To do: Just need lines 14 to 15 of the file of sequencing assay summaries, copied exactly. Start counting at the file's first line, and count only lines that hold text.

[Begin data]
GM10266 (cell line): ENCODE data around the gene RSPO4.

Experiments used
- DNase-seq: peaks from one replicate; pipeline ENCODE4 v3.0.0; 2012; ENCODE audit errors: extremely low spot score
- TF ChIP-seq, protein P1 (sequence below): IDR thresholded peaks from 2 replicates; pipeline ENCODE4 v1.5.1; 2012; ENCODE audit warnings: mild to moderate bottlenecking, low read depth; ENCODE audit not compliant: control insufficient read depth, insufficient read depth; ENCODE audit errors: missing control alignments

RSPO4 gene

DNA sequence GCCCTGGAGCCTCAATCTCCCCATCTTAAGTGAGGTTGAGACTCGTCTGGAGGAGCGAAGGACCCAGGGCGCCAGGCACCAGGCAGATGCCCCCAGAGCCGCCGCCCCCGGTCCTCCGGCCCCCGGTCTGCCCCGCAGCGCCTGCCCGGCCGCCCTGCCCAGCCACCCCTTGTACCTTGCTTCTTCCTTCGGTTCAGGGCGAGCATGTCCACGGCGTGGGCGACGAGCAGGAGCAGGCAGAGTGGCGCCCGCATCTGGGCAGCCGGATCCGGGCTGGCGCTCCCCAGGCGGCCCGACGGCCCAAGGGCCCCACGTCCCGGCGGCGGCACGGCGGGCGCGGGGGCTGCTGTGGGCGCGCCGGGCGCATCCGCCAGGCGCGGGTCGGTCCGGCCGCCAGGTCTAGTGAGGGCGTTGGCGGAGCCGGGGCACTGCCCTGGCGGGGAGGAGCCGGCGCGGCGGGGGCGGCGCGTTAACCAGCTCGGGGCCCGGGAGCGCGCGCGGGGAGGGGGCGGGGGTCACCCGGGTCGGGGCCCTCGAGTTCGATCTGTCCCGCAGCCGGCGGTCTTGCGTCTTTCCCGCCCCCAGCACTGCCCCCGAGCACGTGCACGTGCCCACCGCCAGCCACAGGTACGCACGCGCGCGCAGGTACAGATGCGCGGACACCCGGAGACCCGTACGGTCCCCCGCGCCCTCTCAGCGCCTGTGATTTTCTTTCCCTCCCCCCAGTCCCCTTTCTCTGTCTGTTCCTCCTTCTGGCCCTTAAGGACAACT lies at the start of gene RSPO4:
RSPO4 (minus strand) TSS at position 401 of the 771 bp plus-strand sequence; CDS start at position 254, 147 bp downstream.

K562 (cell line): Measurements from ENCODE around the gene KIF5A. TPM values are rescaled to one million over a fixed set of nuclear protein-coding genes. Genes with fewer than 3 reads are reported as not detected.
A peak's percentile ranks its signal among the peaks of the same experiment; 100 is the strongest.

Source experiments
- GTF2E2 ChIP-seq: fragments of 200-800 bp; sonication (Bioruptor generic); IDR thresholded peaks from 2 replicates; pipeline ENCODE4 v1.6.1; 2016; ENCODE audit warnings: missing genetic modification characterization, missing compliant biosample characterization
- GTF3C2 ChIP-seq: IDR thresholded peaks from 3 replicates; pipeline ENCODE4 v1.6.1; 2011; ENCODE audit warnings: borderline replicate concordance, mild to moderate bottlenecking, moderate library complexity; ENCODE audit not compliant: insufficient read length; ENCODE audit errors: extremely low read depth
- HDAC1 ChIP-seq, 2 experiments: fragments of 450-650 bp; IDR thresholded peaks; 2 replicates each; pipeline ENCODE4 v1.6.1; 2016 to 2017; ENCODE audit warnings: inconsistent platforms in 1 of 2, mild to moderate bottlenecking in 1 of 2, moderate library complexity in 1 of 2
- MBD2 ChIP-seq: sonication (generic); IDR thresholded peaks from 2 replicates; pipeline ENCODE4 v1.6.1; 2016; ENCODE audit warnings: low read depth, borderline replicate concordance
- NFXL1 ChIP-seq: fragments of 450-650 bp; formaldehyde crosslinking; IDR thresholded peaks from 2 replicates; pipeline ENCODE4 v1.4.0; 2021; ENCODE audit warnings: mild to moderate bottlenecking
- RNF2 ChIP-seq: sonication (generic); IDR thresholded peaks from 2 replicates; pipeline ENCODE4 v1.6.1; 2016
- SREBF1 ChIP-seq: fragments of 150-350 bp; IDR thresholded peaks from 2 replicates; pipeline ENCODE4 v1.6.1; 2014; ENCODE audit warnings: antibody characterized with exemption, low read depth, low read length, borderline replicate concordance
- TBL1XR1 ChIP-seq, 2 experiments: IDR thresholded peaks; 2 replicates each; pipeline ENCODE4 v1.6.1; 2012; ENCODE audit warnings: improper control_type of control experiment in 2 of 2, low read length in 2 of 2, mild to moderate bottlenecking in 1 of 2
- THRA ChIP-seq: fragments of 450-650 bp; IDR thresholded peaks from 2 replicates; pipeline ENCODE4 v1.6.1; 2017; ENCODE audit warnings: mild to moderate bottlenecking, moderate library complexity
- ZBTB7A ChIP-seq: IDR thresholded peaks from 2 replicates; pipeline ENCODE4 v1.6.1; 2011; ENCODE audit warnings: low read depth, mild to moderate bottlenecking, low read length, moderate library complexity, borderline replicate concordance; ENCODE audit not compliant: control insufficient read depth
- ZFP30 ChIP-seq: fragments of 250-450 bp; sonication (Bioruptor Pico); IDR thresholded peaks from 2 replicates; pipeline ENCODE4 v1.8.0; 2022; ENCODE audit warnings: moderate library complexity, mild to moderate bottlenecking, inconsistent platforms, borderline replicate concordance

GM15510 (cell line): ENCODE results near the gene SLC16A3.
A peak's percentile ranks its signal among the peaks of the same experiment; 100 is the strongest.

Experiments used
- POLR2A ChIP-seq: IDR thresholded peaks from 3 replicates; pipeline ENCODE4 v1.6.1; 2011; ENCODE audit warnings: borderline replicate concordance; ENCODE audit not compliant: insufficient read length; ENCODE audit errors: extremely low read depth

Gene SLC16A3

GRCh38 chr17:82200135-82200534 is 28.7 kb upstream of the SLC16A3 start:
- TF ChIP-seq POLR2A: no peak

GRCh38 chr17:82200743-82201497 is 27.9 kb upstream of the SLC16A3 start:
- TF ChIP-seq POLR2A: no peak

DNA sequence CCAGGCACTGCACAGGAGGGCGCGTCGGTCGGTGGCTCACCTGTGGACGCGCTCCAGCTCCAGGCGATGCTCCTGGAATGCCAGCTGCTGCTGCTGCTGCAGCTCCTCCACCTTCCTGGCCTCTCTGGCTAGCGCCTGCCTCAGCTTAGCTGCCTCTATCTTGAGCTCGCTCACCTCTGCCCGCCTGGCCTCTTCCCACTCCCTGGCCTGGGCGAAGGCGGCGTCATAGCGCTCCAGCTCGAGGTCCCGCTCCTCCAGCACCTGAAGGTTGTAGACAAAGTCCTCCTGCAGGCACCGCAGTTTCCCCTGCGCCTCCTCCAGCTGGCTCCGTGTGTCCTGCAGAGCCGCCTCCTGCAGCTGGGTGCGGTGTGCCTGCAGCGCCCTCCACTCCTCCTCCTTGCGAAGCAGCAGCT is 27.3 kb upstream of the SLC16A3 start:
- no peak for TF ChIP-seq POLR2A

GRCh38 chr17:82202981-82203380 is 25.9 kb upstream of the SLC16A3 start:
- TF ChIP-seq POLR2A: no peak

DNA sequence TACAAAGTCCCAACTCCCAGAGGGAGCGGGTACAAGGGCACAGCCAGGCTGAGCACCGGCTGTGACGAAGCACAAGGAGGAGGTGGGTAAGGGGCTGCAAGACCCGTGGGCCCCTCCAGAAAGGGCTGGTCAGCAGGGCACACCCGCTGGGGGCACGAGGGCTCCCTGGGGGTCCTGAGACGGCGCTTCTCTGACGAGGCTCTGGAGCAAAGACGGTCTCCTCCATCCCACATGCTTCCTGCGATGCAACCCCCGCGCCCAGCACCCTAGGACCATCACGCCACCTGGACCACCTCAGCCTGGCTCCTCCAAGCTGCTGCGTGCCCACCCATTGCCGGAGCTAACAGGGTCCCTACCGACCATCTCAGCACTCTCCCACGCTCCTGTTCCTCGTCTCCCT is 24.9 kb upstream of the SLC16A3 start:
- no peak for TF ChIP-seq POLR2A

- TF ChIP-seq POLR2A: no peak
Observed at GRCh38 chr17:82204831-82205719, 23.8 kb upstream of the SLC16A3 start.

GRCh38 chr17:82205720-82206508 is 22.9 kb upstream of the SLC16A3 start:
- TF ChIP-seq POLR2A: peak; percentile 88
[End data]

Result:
- MBD2 ChIP-seq: sonication (generic); IDR thresholded peaks from 2 replicates; pipeline ENCODE4 v1.6.1; 2016; ENCODE audit warnings: low read depth, borderline replicate concordance
- NFXL1 ChIP-seq: fragments of 450-650 bp; formaldehyde crosslinking; IDR thresholded peaks from 2 replicates; pipeline ENCODE4 v1.4.0; 2021; ENCODE audit warnings: mild to moderate bottlenecking